On Friday I tweeted this:

This post expands on what I meant.


Last week I was fortunate to be in Auckland attending linux.conf.au. There are dozens of things I could write about from LCA, inspiring talks and fascinating people doing great things. I haven’t even started watching my backlog of videos from the conference.

However there’s one particular thing that’s been weighing on my mind since Friday morning’s Keynote Q&A session.

The session replicated a 2003 Q&A session with Linus Torvalds, Bdale Garbee and Andrew Tridgell. Rusty Russell had apparently jumped on stage during the 2003 keynote, so this time they invited him up from the beginning. All four of these men are well accomplished and highly respected in the Linux community. I personally have a lot of respect for all of them and the things they’ve achieved.

First Questions

The first audience question was asked by former kernel developer Matthew Garrett:

Over the years, various people including myself have either reduced their involvement in the kernel community or stepped away from it entirely due to the tone on LKML [Linux Kernel Mailing List] and especially your contribution to that. Why do you continue to argue that being really unpleasant to people is a good leadership strategy?

Linus’ answer (video here) was a defence of his leadership strategy. His reply includes some click-bait friendly quotes, such as “I’m not a nice person and I don’t care about you.”. The core of his answer was “I care about the technology and I care about the kernel, and I really think that a lot of projects in the open source community sometimes care about non-technical things too much.” Linus said that although non-technical issues were important, “to me… diversity is not about gender, it’s not about skin colour, it’s about […] People are different in what they’re interested in, people are different in what they’re good at, skin colour and gender and all these issues […] those are details. What is great about open source is that some people are unpleasant but they’re technically really good, some people are pleasant and they like bringing other people in […] you can do what you’re good at.”

He also said “When you look at bringing in minorities, bringing in females, bringing in people who don’t speak English – my argument has been and is that we should look for people who are good at being the people who can be between other people. There are lots of good kernel developers who are great at working with people. They may not even be great technically….”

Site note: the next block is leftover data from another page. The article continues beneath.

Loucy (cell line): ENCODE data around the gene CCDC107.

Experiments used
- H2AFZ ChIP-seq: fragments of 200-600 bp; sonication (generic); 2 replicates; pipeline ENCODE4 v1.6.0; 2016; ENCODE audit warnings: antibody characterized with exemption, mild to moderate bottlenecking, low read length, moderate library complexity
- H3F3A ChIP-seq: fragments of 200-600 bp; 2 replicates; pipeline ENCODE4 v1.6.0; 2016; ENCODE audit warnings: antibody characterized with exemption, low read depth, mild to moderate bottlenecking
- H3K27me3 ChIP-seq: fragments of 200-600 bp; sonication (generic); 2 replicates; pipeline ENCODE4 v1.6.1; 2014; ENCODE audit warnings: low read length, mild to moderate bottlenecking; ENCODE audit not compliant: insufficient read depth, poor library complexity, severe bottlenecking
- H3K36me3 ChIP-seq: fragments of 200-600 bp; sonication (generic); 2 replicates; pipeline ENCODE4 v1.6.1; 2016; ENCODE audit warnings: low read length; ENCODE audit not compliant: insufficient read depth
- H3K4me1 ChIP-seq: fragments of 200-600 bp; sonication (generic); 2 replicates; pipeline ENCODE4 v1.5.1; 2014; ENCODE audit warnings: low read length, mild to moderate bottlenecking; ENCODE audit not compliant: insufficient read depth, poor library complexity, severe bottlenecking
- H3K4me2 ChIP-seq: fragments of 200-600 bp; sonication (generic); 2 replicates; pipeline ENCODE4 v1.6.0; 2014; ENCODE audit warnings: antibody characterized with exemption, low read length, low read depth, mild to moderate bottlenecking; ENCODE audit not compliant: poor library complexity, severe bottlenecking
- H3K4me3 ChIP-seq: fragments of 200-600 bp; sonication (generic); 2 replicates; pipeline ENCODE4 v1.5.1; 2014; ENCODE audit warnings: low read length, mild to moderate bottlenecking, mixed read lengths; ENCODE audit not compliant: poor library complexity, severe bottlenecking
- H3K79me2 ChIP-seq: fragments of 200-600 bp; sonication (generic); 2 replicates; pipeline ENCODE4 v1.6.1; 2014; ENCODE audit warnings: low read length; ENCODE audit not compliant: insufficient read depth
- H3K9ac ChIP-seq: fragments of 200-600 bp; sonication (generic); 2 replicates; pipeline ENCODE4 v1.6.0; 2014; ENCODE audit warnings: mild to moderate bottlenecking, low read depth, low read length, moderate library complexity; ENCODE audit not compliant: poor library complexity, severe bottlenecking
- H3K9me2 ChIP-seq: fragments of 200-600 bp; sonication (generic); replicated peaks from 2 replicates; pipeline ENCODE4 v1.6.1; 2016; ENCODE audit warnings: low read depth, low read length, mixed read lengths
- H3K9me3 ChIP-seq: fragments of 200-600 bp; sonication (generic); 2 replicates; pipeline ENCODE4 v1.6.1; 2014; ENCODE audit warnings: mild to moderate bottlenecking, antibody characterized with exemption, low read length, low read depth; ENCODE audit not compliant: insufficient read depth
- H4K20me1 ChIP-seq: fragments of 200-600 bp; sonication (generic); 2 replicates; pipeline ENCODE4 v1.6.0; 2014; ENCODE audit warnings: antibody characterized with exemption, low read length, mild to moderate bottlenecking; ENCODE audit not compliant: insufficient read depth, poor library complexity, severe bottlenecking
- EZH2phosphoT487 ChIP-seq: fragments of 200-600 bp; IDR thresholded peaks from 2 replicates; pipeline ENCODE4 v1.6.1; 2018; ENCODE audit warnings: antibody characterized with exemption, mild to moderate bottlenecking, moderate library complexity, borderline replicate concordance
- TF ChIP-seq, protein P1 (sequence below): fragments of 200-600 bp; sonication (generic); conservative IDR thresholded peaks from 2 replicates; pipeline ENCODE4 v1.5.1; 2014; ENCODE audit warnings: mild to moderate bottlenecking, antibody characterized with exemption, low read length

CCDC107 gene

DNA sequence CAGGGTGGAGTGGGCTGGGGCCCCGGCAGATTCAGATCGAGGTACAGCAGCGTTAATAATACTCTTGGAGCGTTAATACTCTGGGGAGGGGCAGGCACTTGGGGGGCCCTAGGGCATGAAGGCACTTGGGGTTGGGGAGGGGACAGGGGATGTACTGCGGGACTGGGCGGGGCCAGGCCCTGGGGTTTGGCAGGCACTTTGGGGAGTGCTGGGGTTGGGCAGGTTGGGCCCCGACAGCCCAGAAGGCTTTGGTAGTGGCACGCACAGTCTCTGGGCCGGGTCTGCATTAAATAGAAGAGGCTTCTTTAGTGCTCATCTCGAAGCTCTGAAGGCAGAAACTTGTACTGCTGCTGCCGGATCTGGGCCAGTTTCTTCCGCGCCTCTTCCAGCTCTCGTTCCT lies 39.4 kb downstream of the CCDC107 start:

The distinction between those who are “good at people” and those who are “good at tech” seemed to run through a lot of Linus’ answer.

However there are more concerning things that could be implied by this quote, such as that if the kernel project is going to bring in “other” people then they have to bring in go-betweens first, because there’s no way the established misanthropes in the Linux kernel community are going to be able to deal with them otherwise.

The second audience question was similar to the first. It was asked by Thomi Richards, a software developer:

I don’t work in kernel development, I’m not subscribed to the LKML, but I am in the community and I’ve noticed a worrying trend. Which is that in the last year there’s been more hate, there’s been more abuse, more vitriol. On IRC, on mailing lists, on Google Plus. And speaking as a professional this really concerns me. Because I love my job, and I want to love it in twenty years time. But if this trend continues then I will not be in the industry on twenty years time. … Linus has already answered, but for the others … do you have any plans to try and improve the community?

The answer this time (video here) largely consisted of telling Thomi that things were getting better, and a discussion of the “emotional” debate around systemd. BDale gave an extended answer about systemd and Debian that I thought was very insightful, although it painted the Debian community leaders as waiting quietly for the fuss to die down rather than proactively leading. Despite this I thought the panel’s answers all missed the real essence of what Thomi was asking (Thomi was also unimpressed).


So far this discussion follows some well-worn paths, and I think they lead to something of an stalemate.

It’s not the first time we’ve gone here, the Geek Feminism Wiki documents a widely discussed conversation between Linus and (former) kernel developer Sarah Sharp – regarding appropriate mailing list conduct and Linus’ leadership style.

From one side, there are those who believe that Linus’ conduct – and those who emulate him – is not conducive to a positive experience for kernel developers and discourages participation. They believe that this is harmful. People who hold this view are often associated with a concern for increased diversity or social justice issues. Even though the questions quoted above didn’t explicitly mention these issues, the answers given on stage did mention them.

From the other side, Linus’ answers centre around his right to be unpleasant and offensive, and points (at least implicitly) to the success of the Linux kernel as an example of why this isn’t a problem for him. There’s also an element of realpolitik here – Linus is the project leader so he gets to explain diversity from his perspective, and assign it the importance he considers appropriate.

Another Question

A short while later this question got asked:

Q: Those of us of a certain age got into computers mostly from the 8-bit computers […] I’m just wondering what your thoughts are on getting the younger generation into our community? […] It doesn’t seem there’s much encouragement for the younger ones to join our community, and fill the ranks as we age.”

Tridge : By younger ones you mean under 30?

Q: Yes, I guess.